Dorothea Tanning was one of the foremost Surrealist artists in the United States whose paintings explored the female psyche through the medium of dreams.
Born in Illinois, Tanning was a sexually precocious child who made anatomically correct drawings and hid them away from her father. She painted works about childhood sexuality and often painted prepubescent girls compelled to fulfill their own erotic needs. Tanning focused on adolescent girls often naked or swathed in twisted drapery, which questions the exact nature of the atmosphere of the artist’s childhood home.
Tanning went to New York in 1936 and worked as a commercial artist. She worked as a freelance illustrator for Manhattan department stores while pursuing her own painting career. A visit to the 1936 exhibition “Fantastic Art, Dada, Surrealism” at the Museum of Modern Art determined the course of Tanning’s artistic development. Her paintings would combine childhood memories in a Surreal style. Her first solo exhibition was held in 1941 at a gallery in New York.
In the 1940s and 1950s, she depicted quiet interiors featuring young women in mysterious, often sexually charged emotional states. Her iconic oil painting “Birthday” 1942 presents a likeness of the artist set in a space that is more dream than reality. It was given its title by the Surrealist emigre artist Max Ernst, who encountered it while scouting for works for Peggy Guggenheim’s upcoming gallery exhibition of women’s art. A lifelong supporter of her work, she and Ernst married in 1946. They shared 34 years of marriage living in Sedona, Arizona from 1946-1956 and in Paris from 1956-1979.
When the couple moved to France, Tanning gradually moved away from Surrealism for a more lyrical abstract style of large, lush oil paintings of reveries occurring in quasi-abstract baroque spaces. She worked as a graphic artist and designer of theatrical sets and costumes.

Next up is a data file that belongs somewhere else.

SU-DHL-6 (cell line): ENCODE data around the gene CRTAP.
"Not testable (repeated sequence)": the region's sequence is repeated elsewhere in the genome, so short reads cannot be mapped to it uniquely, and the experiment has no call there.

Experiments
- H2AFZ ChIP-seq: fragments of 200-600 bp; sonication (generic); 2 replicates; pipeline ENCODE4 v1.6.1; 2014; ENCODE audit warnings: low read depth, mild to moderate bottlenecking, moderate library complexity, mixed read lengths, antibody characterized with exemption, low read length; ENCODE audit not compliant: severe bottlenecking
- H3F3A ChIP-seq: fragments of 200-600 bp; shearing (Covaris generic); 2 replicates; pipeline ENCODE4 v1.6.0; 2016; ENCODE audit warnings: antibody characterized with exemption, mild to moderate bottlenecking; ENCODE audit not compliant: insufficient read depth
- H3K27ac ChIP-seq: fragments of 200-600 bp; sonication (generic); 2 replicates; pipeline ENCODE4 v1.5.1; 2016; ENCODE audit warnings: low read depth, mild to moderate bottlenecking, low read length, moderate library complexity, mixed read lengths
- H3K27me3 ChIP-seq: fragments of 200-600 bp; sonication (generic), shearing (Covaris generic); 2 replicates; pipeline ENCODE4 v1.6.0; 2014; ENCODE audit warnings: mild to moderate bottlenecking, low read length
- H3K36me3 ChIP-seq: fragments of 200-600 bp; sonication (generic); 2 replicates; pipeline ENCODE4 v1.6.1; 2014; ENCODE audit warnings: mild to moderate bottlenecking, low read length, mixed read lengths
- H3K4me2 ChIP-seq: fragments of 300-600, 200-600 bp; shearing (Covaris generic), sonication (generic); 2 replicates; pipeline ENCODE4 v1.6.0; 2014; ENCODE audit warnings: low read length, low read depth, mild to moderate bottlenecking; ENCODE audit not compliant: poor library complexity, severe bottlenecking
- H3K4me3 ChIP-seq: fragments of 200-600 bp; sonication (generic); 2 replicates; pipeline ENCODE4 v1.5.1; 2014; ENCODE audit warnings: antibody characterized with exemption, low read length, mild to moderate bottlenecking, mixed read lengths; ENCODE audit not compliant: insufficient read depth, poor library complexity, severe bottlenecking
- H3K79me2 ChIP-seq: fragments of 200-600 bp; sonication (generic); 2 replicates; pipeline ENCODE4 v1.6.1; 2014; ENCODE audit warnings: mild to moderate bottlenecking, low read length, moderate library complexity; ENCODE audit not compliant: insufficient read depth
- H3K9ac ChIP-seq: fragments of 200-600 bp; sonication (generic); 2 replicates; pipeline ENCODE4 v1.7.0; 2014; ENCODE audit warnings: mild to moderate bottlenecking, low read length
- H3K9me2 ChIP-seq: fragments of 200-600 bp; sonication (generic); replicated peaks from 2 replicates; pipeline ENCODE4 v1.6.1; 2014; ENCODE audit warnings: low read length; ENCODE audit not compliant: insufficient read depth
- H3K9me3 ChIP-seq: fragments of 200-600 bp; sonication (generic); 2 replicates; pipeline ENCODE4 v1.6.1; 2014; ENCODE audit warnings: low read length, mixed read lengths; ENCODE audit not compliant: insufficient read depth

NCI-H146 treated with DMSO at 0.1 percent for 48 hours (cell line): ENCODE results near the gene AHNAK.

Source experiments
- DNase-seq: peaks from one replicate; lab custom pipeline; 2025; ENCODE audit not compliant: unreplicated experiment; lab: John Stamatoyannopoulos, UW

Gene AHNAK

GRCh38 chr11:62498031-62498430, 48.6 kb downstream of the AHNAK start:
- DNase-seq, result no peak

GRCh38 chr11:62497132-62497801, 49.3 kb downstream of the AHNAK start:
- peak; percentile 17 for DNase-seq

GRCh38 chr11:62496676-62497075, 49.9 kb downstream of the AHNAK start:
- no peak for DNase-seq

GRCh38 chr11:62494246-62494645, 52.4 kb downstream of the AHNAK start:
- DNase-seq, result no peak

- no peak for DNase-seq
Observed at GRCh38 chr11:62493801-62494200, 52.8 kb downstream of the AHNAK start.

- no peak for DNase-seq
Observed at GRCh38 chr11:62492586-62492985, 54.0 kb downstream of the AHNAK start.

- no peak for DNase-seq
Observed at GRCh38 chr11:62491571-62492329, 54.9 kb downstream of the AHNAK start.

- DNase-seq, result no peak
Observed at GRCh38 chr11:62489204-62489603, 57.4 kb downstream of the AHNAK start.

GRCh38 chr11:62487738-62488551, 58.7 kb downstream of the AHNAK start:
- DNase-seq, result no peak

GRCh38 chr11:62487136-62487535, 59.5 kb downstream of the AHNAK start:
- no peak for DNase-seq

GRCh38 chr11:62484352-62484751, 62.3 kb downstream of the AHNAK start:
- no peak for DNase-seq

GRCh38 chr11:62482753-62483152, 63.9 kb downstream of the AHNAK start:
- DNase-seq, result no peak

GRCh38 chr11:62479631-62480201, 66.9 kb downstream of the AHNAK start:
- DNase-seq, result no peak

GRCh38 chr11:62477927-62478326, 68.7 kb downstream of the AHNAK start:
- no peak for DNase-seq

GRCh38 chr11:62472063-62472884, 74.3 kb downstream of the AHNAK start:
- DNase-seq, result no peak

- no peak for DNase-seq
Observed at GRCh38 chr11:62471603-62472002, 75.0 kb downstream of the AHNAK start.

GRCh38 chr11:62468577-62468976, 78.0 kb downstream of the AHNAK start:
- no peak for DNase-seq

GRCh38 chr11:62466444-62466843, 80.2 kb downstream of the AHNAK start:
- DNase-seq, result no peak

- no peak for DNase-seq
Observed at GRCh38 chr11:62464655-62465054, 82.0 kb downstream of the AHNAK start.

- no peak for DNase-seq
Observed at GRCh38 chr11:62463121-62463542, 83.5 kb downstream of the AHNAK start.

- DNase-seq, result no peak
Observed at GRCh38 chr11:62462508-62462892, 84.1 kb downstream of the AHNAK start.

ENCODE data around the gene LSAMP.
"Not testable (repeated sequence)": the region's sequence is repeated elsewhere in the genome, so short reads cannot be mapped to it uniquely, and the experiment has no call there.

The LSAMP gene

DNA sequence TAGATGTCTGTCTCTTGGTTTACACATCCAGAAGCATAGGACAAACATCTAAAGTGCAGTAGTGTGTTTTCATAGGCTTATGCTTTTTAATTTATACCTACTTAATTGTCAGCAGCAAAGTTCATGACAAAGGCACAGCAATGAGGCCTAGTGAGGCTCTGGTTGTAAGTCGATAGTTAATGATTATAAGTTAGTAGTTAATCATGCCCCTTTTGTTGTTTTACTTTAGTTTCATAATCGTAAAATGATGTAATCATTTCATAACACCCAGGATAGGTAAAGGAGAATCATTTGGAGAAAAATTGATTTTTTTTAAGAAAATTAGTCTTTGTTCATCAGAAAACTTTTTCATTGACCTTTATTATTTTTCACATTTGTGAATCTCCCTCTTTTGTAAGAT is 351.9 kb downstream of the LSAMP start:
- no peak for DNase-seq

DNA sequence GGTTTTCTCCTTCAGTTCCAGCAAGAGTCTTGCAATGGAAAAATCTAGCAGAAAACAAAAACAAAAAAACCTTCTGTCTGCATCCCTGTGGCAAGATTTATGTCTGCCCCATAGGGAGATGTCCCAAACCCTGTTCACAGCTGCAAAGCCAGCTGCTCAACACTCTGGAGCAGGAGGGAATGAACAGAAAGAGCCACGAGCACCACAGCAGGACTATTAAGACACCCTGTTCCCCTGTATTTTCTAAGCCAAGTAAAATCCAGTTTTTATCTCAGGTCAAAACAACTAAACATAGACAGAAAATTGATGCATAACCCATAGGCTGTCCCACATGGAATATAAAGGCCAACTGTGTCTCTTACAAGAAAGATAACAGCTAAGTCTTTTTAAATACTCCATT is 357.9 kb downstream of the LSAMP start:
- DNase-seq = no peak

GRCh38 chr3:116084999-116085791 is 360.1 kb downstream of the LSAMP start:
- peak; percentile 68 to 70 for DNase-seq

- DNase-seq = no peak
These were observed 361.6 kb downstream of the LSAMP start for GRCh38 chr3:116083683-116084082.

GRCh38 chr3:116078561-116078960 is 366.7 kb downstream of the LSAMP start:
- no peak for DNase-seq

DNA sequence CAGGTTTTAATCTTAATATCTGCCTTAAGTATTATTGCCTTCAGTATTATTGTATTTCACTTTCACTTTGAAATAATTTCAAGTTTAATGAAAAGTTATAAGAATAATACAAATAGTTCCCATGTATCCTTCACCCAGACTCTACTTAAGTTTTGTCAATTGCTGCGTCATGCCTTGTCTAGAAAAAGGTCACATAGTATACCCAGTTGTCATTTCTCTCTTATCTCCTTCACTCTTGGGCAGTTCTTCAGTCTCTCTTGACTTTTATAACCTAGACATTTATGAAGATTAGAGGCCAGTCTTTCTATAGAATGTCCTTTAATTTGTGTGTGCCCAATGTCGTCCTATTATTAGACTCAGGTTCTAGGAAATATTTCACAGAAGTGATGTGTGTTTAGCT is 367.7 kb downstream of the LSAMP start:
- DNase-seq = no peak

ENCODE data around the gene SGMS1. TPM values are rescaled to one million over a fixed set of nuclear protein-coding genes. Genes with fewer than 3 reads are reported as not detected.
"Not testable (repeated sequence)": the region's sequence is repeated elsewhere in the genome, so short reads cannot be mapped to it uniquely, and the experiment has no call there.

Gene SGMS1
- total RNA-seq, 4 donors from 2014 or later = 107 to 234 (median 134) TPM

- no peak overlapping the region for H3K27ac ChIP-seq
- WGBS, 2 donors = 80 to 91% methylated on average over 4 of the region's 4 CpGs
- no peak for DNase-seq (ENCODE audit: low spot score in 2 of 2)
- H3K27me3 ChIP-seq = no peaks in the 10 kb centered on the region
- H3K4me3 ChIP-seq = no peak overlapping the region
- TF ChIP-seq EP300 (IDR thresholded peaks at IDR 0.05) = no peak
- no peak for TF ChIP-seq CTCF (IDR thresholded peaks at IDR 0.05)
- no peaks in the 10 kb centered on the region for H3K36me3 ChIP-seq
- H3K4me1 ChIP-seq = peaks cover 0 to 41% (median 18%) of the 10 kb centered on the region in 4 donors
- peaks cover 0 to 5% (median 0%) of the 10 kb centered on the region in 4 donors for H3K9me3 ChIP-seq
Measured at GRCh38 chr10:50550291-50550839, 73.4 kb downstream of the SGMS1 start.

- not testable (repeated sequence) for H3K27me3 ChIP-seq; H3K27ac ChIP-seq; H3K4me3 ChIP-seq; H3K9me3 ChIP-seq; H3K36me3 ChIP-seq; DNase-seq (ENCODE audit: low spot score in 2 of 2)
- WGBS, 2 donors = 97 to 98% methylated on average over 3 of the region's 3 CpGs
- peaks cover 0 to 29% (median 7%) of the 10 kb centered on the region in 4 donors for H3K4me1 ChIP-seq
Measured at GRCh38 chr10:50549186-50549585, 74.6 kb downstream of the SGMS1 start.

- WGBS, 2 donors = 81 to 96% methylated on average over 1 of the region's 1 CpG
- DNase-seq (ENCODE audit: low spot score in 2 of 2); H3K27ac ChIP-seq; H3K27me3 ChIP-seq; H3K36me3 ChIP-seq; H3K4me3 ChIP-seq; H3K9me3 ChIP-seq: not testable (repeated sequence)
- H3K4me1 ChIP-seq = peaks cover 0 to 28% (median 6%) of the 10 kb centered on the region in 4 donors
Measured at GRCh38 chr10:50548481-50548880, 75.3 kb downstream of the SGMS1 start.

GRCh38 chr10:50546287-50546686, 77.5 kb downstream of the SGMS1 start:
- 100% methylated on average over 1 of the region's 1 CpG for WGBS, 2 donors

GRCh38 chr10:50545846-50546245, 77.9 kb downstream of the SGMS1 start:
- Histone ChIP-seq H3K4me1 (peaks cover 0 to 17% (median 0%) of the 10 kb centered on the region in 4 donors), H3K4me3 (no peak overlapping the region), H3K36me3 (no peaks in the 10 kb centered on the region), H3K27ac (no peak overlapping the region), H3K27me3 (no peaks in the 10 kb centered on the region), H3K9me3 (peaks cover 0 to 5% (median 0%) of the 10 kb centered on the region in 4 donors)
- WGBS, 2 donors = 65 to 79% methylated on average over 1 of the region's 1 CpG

In the late 1960s and early 1970s she created soft sculptures, created on her own sewing machine and stuffed with the wool from the sheep on her property in France. In her 1970-1973 installation, “Chamber 202, Hotel du Pavot,” the walls of an early 20th century hotel room burst with female bodies, made from soft, puffy pink fabric with a mysterious creature emerging from a fireplace.
A few years after the death of her husband, Tanning returned to New York where she wrote poetry and produced paintings, drawings, collages, and prints. She lived to be 101 years old.
Her work has been seen in one person exhibitions in the U.S. and Europe and is in the permanent collection of Los Angeles County Museum of Art as well as in many other museums. There was a recent retrospective of her work at Tate Modern, which focused on her rich symbolism, particularly her use of enclosed spaces that appear to metamorphose before a viewer’s eyes. Other retrospectives of her art have taken place in Paris, Sweden, London, New York, and Philadelphia